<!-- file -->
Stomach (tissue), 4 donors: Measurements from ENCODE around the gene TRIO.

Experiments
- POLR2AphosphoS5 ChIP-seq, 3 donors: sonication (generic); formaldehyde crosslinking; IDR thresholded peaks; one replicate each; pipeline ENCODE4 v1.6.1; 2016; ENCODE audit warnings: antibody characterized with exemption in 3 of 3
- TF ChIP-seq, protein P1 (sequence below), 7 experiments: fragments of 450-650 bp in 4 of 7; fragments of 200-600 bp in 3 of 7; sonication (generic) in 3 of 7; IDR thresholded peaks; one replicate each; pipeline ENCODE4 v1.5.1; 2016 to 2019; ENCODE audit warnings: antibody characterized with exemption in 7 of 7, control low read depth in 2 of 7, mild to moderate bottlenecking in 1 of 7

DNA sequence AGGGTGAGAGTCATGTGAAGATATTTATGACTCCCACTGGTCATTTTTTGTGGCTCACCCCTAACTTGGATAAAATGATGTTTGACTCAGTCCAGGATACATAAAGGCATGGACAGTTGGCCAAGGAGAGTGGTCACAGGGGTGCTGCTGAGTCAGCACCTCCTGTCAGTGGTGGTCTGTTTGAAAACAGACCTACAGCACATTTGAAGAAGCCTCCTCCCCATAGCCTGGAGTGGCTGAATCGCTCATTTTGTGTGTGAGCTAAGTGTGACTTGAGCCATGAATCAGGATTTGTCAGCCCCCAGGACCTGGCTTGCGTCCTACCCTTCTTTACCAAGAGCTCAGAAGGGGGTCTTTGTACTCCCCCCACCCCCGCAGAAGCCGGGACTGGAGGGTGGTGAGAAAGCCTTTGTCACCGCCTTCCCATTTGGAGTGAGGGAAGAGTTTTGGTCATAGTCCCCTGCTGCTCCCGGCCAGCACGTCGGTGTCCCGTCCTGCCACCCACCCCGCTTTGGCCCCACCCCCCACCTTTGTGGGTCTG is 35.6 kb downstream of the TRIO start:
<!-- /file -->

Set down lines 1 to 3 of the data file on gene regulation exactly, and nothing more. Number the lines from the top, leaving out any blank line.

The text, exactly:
Stomach (tissue), 4 donors: Measurements from ENCODE around the gene TRIO.

Experiments
- POLR2AphosphoS5 ChIP-seq, 3 donors: sonication (generic); formaldehyde crosslinking; IDR thresholded peaks; one replicate each; pipeline ENCODE4 v1.6.1; 2016; ENCODE audit warnings: antibody characterized with exemption in 3 of 3